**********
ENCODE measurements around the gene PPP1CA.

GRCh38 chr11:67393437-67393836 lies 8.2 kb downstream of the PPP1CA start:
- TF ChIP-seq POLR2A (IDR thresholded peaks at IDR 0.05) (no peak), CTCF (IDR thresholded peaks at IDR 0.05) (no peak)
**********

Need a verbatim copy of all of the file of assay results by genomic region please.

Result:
ENCODE measurements around the gene PPP1CA.

GRCh38 chr11:67393437-67393836 lies 8.2 kb downstream of the PPP1CA start:
- TF ChIP-seq POLR2A (IDR thresholded peaks at IDR 0.05) (no peak), CTCF (IDR thresholded peaks at IDR 0.05) (no peak)